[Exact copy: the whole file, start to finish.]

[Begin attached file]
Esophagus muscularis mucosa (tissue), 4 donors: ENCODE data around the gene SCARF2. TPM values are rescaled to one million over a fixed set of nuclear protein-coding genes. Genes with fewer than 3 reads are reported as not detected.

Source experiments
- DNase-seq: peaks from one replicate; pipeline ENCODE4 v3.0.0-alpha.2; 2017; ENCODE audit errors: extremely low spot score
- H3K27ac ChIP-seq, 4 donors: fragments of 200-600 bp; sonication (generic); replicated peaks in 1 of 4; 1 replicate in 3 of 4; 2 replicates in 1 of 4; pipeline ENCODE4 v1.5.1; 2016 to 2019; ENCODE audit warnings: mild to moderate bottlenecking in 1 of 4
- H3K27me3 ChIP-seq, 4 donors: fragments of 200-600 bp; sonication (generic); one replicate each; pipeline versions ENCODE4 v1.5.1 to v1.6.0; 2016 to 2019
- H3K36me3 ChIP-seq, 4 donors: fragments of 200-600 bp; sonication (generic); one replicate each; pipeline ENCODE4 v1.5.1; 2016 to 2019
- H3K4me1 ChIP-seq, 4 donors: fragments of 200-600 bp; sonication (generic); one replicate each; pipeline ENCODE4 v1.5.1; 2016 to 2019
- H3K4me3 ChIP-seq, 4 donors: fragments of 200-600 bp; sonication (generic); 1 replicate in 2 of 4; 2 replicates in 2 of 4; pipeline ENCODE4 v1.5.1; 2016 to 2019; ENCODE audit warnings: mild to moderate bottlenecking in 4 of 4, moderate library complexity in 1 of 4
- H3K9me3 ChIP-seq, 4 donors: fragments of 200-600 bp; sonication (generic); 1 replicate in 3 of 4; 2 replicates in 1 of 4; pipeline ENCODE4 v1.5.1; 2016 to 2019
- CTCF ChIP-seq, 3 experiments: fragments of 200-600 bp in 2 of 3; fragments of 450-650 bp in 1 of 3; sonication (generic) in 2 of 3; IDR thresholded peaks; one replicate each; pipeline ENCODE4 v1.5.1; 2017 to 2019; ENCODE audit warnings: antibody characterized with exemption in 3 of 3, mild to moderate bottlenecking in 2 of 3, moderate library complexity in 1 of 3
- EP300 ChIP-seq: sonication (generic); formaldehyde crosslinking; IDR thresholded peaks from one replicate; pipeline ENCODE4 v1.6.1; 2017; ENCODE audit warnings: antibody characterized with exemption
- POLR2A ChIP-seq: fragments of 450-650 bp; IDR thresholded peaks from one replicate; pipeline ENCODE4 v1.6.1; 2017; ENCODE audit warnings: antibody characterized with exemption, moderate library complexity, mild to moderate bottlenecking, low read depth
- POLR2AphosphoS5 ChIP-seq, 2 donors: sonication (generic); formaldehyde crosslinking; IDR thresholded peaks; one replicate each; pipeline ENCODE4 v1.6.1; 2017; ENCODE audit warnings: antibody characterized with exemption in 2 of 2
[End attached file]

Esophagus muscularis mucosa (tissue), 4 donors: ENCODE data around the gene SCARF2. TPM values are rescaled to one million over a fixed set of nuclear protein-coding genes. Genes with fewer than 3 reads are reported as not detected.

Source experiments
- DNase-seq: peaks from one replicate; pipeline ENCODE4 v3.0.0-alpha.2; 2017; ENCODE audit errors: extremely low spot score
- H3K27ac ChIP-seq, 4 donors: fragments of 200-600 bp; sonication (generic); replicated peaks in 1 of 4; 1 replicate in 3 of 4; 2 replicates in 1 of 4; pipeline ENCODE4 v1.5.1; 2016 to 2019; ENCODE audit warnings: mild to moderate bottlenecking in 1 of 4
- H3K27me3 ChIP-seq, 4 donors: fragments of 200-600 bp; sonication (generic); one replicate each; pipeline versions ENCODE4 v1.5.1 to v1.6.0; 2016 to 2019
- H3K36me3 ChIP-seq, 4 donors: fragments of 200-600 bp; sonication (generic); one replicate each; pipeline ENCODE4 v1.5.1; 2016 to 2019
- H3K4me1 ChIP-seq, 4 donors: fragments of 200-600 bp; sonication (generic); one replicate each; pipeline ENCODE4 v1.5.1; 2016 to 2019
- H3K4me3 ChIP-seq, 4 donors: fragments of 200-600 bp; sonication (generic); 1 replicate in 2 of 4; 2 replicates in 2 of 4; pipeline ENCODE4 v1.5.1; 2016 to 2019; ENCODE audit warnings: mild to moderate bottlenecking in 4 of 4, moderate library complexity in 1 of 4
- H3K9me3 ChIP-seq, 4 donors: fragments of 200-600 bp; sonication (generic); 1 replicate in 3 of 4; 2 replicates in 1 of 4; pipeline ENCODE4 v1.5.1; 2016 to 2019
- CTCF ChIP-seq, 3 experiments: fragments of 200-600 bp in 2 of 3; fragments of 450-650 bp in 1 of 3; sonication (generic) in 2 of 3; IDR thresholded peaks; one replicate each; pipeline ENCODE4 v1.5.1; 2017 to 2019; ENCODE audit warnings: antibody characterized with exemption in 3 of 3, mild to moderate bottlenecking in 2 of 3, moderate library complexity in 1 of 3
- EP300 ChIP-seq: sonication (generic); formaldehyde crosslinking; IDR thresholded peaks from one replicate; pipeline ENCODE4 v1.6.1; 2017; ENCODE audit warnings: antibody characterized with exemption
- POLR2A ChIP-seq: fragments of 450-650 bp; IDR thresholded peaks from one replicate; pipeline ENCODE4 v1.6.1; 2017; ENCODE audit warnings: antibody characterized with exemption, moderate library complexity, mild to moderate bottlenecking, low read depth
- POLR2AphosphoS5 ChIP-seq, 2 donors: sonication (generic); formaldehyde crosslinking; IDR thresholded peaks; one replicate each; pipeline ENCODE4 v1.6.1; 2017; ENCODE audit warnings: antibody characterized with exemption in 2 of 2